Working in the middle is tough.

Your boss has priorities. Your direct reports have questions. Peers and colleagues may be asking you for help or even tossing extra projects to you.

Working hard and helping others has gotten you this far in your career, but you may need something more to keep advancing.

“Often people find themselves taking on more work and trying to play the middle man between the competing priorities that exist within the organizational structure,” says Lisa Sinclair, CCL’s Senior Faculty and Portfolio Manager for the Americas. “They perceive what’s going on in the organizational system as being personally motivated as opposed to the way the system operates.”

And that’s the key, Sinclair says.

Though you may feel pulled personally in a dozen directions, the truth is that’s often the system — you just happen to be in the middle of it. Managers in the middle may be vice presidents, directors, general managers, plant managers, regional managers, or divisional managers. But the pressures are similar regardless.

The key to succeeding — and retaining your sanity — is learning to navigate that system. Based on decades of our research and real-world experience, we now know that involves a 6-factor framework. Those 6 key skills are:

  • Thinking and acting systematically
  • Communication
  • Influence
  • Self-awareness
  • Learning agility
  • Resilience

Those who are able to harness these 6 skills to manage organizational complexity can “lead from the middle.” They are also more likely to advance, less likely to experience career derailment, and better able to manage not only work obligations, but family, community, and personal demands as well.

 

Advancing Through Leadership

Many managers seeking to “lead from the middle” have been rewarded in their careers so far for their ability to effectively and productively take on greater responsibilities and more work.

But often, these managers find that their ability to succeed purely through their own efforts is reaching its limits. As they become more focused on leadership, they must learn how to get things done through others.

“The higher up you go, the more you have to learn to work through other people and influence the system,” Sinclair says.

Our Leadership Development Program, the longest-running program of its kind, is designed to help middle managers make this leap and become more effective leaders.

Program participants learn to:

  • Bridge the gap between senior management and the front line.
  • Lead across organizational or geographic boundaries.
  • Collaborate with others, including those with different communication styles, personalities and backgrounds.
  • Manage stress, build resilience, and leverage multiple life roles.
  • Solve complicated problems and take wise action in a complex, rapidly changing environment.

“In the program, participants have an opportunity to experience life at different levels in the organization,” Sinclair says. “We see it as taking down the walls across the organization to really learn what it’s like to sit in those different seats so you can have a greater and deeper appreciation for how the organization really works.”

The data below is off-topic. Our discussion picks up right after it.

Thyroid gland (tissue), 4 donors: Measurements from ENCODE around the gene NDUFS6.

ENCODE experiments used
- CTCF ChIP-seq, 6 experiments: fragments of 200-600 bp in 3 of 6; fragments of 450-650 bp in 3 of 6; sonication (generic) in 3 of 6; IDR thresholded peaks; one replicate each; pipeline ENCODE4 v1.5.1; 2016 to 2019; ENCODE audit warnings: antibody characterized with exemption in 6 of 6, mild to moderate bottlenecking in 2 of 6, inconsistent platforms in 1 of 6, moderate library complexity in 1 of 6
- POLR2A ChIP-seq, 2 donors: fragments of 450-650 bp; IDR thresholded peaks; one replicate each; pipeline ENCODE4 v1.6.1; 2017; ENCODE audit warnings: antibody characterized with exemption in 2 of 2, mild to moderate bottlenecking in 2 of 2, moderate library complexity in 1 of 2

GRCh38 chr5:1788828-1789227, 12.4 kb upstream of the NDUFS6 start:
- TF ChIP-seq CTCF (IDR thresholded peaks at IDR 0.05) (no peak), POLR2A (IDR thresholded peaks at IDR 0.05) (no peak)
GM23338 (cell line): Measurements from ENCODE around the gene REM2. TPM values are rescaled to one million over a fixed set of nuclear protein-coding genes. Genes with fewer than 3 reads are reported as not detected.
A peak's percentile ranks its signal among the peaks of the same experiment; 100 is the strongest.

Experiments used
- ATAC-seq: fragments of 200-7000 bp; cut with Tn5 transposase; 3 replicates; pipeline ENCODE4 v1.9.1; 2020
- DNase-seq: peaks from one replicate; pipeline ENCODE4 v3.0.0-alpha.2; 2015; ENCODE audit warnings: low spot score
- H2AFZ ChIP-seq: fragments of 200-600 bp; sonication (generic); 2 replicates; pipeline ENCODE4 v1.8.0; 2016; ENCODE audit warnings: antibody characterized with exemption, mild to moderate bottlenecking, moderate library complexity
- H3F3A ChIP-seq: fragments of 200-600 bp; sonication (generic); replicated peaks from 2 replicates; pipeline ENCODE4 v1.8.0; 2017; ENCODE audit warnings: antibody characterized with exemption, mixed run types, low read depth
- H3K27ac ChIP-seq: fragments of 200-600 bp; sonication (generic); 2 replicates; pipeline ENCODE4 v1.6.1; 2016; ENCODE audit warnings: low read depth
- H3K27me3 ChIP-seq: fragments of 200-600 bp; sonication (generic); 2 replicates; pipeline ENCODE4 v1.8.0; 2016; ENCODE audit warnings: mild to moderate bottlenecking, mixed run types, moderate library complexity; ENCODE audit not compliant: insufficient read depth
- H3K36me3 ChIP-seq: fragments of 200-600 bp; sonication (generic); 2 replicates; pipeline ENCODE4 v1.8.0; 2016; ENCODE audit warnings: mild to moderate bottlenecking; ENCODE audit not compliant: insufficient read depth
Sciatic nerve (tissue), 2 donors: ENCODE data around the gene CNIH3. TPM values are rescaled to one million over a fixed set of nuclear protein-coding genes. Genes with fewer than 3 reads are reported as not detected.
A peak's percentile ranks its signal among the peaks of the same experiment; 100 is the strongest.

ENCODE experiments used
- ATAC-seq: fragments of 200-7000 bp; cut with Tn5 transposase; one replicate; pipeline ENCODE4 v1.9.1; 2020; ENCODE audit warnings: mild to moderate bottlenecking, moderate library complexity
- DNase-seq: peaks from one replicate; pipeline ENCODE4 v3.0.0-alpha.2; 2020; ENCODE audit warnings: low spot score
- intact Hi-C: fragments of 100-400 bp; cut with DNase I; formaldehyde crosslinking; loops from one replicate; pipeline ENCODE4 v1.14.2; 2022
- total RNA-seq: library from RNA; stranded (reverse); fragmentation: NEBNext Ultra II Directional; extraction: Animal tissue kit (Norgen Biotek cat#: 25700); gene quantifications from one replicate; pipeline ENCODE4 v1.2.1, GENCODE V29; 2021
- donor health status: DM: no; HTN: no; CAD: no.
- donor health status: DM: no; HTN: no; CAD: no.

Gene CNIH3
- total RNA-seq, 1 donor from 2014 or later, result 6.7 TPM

Seeing other perspectives helps those leading from the middle understand that the demands on them aren’t personal, but the result of how organizations work. And how nearly all organizations work is predictable, Sinclair says.

 

Building Resiliency

Ambitious managers often find their family and personal lives become more stressful around the same time their careers start putting them in higher-pressure jobs.

“Leaders at this level are around the age where their stress is not just at the office,” Sinclair says. Young children and aging parents can squeeze mid-career professionals. And no matter what anyone says about keeping home life and work life separate, pressure from one easily seeps into the other.

That’s why, Sinclair says, resilience is among the most important skills for mid-level leaders to master.

“If you aren’t any good for you, then you aren’t any good for anybody else,” she says. “There are a lot of self-care elements in this program that help these managers learn how to position themselves in all the different areas of their lives.”

Simply put, one of the keys to success is continuing to move forward and doing your best — even when things get tough. Resilience is a learnable skill that enables people to be successful despite stress and uncertainty.

Resilience reduces the risk of leaders burning out professionally, and also ensures they’re doing what they need to with their health and their families to be truly successful.

“We teach them strategies and tactics to ease their own stressors yet still be very successful at getting the work done,” Sinclair says.

Does this sound like a good fit for you or someone in your organization? Learn more about the Leadership Development Program (LDP®) or explore all our face-to-face leadership development programs.

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